One of the common comorbidities in CF is pancreatic insufficiency (PI), it affects 85% of the CF population. Pancreatic insufficiency expresses itself in enzymatic deficiencies (exocrine insufficiency) and insulin deficiency (endocrine insufficiency). The insulin deficiency in its turn can cause cystic fibrosis related diabetes (CFRD) after a pre-diabetic state called impaired glucose tolerance (IGT). CFRD is a unique form of diabetes and is extremely common in CF patients, it is occurring in 40-50% of adult CF patients. CFRD does not only affect patients nutritional status, it also leads to pulmonary decline and earlier mortality as compared to patients without CFRD. Early insulin therapy appears to revers some of the decline found with CFRD. Therefore it is recommended to screen for CFRD yearly so it is caught at an early stadium. For screening the oral glucose tolerance test (OGTT) or the glucose challenge test is used. During the OGTT fasting patients have to drink a 300 ml solution that contains 75 grams of glucose following an overnight fast. The solution has to be finished in 15 minutes. Then the blood glucose level is measured at 0 minutes and 120 minutes. CFRD is diagnosed when the fasting glucose level is > 7mmol/L or the 120 minutes glucose level is > 11.1 mmol/L. Impaired Glucose Tolerance, or IGT, is diagnosed when the glucose level after 120 minutes is > 7.8 mmol/L and <11.1 mmol/L.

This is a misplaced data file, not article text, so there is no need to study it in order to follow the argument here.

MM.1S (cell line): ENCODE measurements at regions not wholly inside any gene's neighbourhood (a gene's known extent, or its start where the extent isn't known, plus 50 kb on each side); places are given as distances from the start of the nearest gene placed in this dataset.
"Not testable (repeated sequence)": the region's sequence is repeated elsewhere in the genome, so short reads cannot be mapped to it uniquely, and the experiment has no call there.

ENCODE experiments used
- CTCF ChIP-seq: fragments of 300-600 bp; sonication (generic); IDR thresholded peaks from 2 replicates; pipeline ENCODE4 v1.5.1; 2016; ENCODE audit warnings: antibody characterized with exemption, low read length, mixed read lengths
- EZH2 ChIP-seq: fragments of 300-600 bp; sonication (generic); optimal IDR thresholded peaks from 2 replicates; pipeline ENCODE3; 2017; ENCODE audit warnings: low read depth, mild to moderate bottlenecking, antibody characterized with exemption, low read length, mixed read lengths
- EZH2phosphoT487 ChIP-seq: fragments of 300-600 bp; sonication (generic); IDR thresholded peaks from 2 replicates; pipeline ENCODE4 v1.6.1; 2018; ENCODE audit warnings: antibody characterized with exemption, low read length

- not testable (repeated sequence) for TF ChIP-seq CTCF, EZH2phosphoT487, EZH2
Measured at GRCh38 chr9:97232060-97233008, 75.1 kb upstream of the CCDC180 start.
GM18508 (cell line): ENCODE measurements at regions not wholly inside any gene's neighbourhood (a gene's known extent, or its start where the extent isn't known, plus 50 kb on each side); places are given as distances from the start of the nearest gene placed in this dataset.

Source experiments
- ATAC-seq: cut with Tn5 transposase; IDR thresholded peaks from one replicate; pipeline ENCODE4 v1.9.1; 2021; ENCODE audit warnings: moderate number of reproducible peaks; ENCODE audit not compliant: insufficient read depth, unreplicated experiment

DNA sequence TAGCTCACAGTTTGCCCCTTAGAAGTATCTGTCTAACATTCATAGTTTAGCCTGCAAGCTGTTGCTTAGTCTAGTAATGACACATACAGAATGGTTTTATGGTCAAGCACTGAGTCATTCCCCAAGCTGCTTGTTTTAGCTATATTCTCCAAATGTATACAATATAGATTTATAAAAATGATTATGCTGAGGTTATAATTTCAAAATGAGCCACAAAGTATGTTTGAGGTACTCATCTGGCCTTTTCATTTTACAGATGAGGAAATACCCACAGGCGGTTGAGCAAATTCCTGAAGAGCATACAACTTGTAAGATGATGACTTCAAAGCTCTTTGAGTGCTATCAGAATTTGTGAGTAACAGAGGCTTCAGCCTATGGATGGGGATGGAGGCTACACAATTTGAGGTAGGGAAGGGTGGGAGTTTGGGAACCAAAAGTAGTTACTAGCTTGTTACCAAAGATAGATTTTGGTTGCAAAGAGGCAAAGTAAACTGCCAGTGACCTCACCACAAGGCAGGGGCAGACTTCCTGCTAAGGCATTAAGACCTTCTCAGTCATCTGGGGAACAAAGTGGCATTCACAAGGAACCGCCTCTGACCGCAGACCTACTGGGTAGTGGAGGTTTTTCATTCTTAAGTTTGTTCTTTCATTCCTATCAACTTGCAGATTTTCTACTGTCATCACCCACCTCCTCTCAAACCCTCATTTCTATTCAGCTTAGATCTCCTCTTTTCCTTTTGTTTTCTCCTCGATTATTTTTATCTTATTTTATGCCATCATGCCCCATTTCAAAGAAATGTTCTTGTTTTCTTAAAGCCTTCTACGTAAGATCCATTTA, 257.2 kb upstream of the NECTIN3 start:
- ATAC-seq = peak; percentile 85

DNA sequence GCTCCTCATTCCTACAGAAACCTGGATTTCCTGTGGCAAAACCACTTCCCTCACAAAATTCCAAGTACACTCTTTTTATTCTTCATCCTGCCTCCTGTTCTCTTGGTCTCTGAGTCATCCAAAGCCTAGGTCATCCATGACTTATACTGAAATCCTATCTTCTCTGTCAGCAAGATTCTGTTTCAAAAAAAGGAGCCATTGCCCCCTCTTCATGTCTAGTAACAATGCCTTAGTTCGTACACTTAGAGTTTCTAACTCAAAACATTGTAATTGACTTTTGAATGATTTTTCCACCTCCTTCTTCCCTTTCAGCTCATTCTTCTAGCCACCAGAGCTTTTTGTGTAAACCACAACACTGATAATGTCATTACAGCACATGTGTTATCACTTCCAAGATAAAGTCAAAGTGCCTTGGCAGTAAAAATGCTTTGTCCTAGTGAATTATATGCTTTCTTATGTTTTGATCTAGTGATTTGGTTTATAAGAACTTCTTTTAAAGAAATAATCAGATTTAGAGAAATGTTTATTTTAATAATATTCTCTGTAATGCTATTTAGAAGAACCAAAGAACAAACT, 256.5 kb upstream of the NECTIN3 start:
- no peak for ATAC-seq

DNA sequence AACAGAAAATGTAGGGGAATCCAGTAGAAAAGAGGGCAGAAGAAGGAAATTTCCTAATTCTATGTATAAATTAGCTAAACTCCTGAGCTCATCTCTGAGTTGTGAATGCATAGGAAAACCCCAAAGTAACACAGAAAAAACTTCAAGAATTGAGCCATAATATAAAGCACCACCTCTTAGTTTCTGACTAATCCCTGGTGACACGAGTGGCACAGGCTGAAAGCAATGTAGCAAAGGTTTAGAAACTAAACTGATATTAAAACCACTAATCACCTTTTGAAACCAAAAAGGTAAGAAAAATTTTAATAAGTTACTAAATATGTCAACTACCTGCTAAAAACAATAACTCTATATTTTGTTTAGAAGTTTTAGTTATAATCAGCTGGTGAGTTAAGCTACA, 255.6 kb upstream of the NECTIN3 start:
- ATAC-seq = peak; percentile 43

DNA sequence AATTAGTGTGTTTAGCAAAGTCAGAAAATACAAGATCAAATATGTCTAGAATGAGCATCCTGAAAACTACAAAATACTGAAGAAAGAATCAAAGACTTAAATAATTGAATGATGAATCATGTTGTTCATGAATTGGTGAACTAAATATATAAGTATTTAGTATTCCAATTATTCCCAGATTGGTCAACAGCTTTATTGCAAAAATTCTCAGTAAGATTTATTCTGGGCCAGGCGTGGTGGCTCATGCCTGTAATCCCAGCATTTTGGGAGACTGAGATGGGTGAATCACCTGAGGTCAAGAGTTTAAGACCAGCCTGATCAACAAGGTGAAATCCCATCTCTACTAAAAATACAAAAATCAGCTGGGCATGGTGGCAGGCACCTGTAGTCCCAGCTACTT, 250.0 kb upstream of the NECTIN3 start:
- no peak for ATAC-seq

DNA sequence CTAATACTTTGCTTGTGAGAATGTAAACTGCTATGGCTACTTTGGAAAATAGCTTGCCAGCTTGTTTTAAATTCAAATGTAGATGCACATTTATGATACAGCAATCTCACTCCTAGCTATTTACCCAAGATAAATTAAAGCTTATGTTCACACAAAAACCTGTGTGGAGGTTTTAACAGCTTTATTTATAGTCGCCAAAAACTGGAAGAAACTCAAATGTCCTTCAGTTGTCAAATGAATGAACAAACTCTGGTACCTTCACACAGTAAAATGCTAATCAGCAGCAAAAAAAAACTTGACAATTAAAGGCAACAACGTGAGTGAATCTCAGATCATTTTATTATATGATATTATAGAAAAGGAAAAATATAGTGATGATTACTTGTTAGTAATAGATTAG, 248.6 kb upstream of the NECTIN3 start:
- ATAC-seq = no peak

The OGTT is perceived as uncomfortable by patients. The glucose solution makes patients nauseous and can even cause vomiting. This leads to patients refusing to undergo the OGTT and being diagnosed with CFRD in a later stadium. The current AMC database for CF patients consisted in 2020 of 127 patients. Of 127 adult CF patients in Amsterdam UMC, 42 patients have known CFRD. Of the remaining 85, 50 patients have exocrine pancreatic insufficiency for which they take pancreatic enzyme suppletion. This group is most at risk to develop CFRD or a disturbance in their glucose metabolism, so they would have the most benefit from a yearly OGTT. However, only 19 (38%) of these patients underwent an OGTT in 2020 and -although the reason for abstaining from this test is not recorded, we know by experience that a percentage of these patients refuses to be tested because they feel aversion against taking the glucose solution. In 2019 the database consisted of 121 patients, of which 78 had no known CFRD yet and 48 of these had exocrine pancreatic insufficiency for which they were taking pancreatic enzyme suppletion. Again only 19 (40%) of those patients underwent an OGTT.